The Chronicle of Higher Education came up with an interesting creative experiment in response to the Virginia Tech tragedy. The editors asked eleven academic leaders to imagine what would be “the core of the message” they would give if asked to be the commencement speaker this year at Virginia Tech. The results, published in the May 4 issue, give a good picture of how the present day academy deals with the fundamental issues of life.
While all of the writers make reference, of course, to the tragic circumstances, most of them use the occasion to rehearse themes that are standard fare of what we might think of as the “secular spirituality” on today’s campuses. Use this experience to cultivate empathy and solidarity with people around the world who are suffering in special ways. Promote non-violence. Don’t let tragedy define who you are. Don’t give in to fear and hatred. Promote multiculturalism.
With only one exception, the writers do not point to any resources beyond those that reside in the human spirit. The most blatantly “postmodern” preachment comes from the novelist Lionel Shriver. She acknowledges that the graduates may come away from this experience with a “leeriness” about other people, especially a distrust of “the strange, the suspiciously quiet” types in their midst. That posture of suspicion, she insists, can serve them well in life. But it will be most productive, she urges, if it is directed, not primarily toward others, but instead is directed inward. “Question your certitudes,” she proclaims. “Never forget that the more fiercely you believe a thing, the more likely it is that you are wrong.”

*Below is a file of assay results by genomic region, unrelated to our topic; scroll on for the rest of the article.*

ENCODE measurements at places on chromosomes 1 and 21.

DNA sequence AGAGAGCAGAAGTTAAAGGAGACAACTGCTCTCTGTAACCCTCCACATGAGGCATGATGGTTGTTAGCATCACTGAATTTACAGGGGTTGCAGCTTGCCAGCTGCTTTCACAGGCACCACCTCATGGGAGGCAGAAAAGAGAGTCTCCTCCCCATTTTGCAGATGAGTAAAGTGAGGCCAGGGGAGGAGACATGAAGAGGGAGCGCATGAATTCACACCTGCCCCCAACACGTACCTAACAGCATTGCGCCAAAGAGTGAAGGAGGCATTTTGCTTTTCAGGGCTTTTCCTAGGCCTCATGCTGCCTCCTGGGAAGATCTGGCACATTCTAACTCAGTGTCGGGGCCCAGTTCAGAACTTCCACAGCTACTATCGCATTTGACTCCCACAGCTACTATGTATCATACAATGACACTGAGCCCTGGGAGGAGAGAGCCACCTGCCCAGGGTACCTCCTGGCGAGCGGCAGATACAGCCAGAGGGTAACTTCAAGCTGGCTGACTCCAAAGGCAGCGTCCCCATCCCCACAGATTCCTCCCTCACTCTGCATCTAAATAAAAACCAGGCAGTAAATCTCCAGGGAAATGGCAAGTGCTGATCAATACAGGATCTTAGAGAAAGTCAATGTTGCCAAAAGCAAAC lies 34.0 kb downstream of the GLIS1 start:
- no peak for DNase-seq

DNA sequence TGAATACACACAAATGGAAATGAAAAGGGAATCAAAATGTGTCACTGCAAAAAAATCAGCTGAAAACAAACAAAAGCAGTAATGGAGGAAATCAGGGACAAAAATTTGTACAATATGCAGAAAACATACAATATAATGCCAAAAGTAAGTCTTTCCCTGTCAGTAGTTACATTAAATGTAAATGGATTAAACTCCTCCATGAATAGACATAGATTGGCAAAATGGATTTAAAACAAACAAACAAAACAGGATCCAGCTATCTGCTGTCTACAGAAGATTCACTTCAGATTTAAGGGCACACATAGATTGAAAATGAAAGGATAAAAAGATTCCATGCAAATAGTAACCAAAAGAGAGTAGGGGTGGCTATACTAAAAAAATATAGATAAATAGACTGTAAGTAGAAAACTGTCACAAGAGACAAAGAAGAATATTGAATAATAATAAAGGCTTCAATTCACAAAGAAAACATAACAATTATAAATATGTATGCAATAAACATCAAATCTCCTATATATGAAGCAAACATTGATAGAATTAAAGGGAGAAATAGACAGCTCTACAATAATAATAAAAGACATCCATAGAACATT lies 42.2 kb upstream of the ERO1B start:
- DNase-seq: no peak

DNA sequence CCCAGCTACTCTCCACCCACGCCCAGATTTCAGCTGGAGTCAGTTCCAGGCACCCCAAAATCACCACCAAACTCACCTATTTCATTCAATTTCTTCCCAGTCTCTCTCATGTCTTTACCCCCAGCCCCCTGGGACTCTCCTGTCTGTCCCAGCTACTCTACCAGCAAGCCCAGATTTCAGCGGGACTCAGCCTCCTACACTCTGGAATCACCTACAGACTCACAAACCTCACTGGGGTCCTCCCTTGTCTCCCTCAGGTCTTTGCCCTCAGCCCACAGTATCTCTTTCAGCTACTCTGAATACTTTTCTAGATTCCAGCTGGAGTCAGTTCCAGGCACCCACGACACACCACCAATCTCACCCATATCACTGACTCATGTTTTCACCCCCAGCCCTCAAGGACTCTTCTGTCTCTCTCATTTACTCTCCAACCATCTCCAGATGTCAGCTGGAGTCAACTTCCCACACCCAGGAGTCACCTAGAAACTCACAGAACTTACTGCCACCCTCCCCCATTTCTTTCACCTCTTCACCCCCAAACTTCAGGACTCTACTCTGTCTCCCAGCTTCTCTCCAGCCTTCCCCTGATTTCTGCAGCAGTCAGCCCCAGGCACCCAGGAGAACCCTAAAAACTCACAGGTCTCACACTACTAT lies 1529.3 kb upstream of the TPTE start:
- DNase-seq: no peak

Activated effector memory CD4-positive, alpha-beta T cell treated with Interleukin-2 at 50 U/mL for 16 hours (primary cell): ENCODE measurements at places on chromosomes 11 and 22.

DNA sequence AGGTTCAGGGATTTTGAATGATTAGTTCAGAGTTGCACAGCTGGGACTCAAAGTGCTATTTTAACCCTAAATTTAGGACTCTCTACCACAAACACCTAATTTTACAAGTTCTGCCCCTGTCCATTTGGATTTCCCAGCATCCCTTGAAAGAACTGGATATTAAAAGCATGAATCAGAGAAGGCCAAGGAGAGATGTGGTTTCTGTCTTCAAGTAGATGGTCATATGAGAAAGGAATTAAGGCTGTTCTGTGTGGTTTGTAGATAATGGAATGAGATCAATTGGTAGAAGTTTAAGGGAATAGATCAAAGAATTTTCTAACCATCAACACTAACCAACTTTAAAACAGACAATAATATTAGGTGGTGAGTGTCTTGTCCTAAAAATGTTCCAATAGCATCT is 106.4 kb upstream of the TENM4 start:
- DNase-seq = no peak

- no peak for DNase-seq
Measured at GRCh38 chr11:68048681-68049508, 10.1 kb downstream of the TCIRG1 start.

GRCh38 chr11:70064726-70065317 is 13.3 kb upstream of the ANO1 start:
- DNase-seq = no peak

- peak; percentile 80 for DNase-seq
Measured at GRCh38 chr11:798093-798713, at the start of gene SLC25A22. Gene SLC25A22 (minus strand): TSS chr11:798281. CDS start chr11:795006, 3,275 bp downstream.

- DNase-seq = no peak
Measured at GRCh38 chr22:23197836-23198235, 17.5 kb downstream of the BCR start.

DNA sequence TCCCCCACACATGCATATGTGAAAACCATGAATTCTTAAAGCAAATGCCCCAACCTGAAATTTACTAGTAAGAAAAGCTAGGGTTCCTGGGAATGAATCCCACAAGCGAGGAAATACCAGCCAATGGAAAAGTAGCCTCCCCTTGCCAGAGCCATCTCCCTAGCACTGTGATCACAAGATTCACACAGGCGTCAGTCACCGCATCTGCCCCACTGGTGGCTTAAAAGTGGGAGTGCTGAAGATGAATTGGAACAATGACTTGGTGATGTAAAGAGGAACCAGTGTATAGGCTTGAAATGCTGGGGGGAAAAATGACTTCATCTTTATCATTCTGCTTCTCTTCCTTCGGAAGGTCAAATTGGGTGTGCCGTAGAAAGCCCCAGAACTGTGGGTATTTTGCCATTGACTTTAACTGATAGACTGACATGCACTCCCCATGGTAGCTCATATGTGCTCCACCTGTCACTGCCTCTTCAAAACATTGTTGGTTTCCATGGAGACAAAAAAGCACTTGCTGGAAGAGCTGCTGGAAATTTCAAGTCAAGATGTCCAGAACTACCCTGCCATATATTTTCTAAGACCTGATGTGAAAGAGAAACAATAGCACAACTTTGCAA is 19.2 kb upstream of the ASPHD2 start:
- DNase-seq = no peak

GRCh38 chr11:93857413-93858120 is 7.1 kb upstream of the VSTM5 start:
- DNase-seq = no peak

To be sure, Christians ought to worry about some of the same patterns of certitude that bother Ms. Shriver. She rightly acknowledges the threat posed by people whose lack of self-criticism fosters a spirit of “vengefulness, envy, grandiosity, self-righteousness” and the like. But from a biblical perspective those things are to be avoided, not by giving up on certitude as such, but by cultivating a sure and abiding trust in a God before whom we must constantly plead, “Search me and know my heart,…and see if there is any wicked way in me” (Ps. 139).
The one person who did point to the ways of God in his address is the psychiatrist Robert Coles. He tells a moving story about a 12-year-old girl who had been severely injured when hit by a car driven by a drunken driver. She struggled with a spirit of vengeance, but was able to draw on a her Christian faith to resist hating the person who had caused her great pain.
The Chronicle’s editors placed Coles’s contribution at the end of this set of imaginary homilies. So he got to say the last word to the graduates. And it was the right word: “May the good Lord bless all of you, all of us here in this strong and generous nation we are lucky to call our own.”